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The Passport distribution process in Kabul will commence soon

Immigration News

Fidel Rahmati
Fidel Rahmatihttps://www.khaama.com
Fidai Rahmati is the editor and content writer for Khaama Press. You may follow him at Twitter @FidelRahmati

Officials in Kabul have announced that in-person passport distribution in Kabul will commence on January 10.

Abdul Karim Hasib, the head of the Passport Department, recently stated that the passport distribution process will begin soon.

According to him, this process will start in Kabul on January 10 and, if there is no excessive crowding, it will also begin in the provinces.

He has urged applicants to visit the Passport Department on Thursdays to register their applications so that the officials at the department can specify the starting date for each applicant.

Abdul Karim Hasib further emphasized that despite the distribution of hundreds of thousands of passports, many needy individuals still do not receive them due to excessive crowding.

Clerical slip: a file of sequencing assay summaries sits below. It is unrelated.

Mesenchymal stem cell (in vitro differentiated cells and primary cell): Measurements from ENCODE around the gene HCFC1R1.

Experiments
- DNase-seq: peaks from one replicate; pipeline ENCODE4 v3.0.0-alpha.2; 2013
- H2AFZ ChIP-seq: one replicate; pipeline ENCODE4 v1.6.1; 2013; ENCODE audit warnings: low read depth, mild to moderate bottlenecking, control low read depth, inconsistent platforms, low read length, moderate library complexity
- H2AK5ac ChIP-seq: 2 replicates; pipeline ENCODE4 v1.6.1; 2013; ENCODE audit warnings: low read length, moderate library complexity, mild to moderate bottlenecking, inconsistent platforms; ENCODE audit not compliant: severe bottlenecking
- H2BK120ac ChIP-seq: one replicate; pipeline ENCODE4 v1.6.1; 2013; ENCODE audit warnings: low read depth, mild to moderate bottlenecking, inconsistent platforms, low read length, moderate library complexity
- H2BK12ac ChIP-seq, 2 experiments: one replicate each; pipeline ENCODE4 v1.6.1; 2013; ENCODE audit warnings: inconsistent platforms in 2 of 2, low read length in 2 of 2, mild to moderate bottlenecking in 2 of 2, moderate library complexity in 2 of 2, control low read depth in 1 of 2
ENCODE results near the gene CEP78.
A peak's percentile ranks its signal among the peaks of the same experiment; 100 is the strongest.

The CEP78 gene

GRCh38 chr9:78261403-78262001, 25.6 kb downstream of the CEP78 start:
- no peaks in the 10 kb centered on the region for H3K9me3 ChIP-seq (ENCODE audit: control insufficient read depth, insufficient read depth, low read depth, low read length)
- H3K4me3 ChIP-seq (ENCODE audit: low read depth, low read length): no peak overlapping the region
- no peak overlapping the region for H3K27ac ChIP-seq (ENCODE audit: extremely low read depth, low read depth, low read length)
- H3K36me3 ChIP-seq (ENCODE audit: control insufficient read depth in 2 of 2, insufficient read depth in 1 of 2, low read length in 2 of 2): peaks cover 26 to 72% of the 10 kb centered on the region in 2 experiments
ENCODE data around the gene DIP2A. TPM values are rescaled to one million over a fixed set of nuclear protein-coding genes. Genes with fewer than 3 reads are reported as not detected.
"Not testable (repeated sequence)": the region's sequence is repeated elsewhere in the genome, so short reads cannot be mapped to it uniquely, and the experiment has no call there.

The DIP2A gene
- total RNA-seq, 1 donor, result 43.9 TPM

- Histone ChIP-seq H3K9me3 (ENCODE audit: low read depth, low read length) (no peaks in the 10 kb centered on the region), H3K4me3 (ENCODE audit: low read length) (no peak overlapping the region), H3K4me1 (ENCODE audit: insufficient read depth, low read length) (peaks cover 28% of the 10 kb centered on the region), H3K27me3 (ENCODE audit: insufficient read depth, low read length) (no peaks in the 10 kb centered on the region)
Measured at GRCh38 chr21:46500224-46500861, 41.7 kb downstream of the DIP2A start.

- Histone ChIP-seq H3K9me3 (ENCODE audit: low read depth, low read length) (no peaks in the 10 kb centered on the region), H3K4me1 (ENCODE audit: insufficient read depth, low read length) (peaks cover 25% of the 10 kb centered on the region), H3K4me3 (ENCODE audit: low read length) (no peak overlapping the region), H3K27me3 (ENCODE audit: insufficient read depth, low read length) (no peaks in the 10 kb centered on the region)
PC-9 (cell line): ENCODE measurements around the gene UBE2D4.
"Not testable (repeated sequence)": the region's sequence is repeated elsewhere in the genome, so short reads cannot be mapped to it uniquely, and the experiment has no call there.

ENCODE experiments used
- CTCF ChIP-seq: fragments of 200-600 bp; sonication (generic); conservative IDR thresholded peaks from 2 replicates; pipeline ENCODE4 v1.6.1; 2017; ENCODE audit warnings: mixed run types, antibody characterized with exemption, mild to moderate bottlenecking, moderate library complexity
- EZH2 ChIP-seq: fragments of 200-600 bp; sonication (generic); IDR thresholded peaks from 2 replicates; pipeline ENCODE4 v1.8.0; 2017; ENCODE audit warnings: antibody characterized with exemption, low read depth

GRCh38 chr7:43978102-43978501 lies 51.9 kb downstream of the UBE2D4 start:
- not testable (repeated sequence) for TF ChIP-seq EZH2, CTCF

He explained, “Over the past year, we have distributed hundreds of thousands of passports, but there are still individuals in urgent need of passports who have not received them. The reason is that some families have obtained 20 passports online and collect them according to their appointment dates, while others in immediate need of passports are unable to get them because their turn has not come.”

Since the Taliban assumed control of Afghanistan, there has been a significant surge in the demand for passports. This uptick is primarily driven by people seeking better opportunities and access to medical treatment abroad, given the dire humanitarian crisis gripping the country.

Among the factors fueling this increased demand is the Taliban’s ban on girls’ education beyond the sixth grade and their prohibition on Afghan women and girls from attending universities.

These restrictive measures have compelled numerous families to consider leaving Afghanistan in pursuit of educational opportunities and a more inclusive environment for women and girls.

The restrictions on education have underscored the challenges faced by Afghan families who aspire to provide a better future for their children, including access to higher education.

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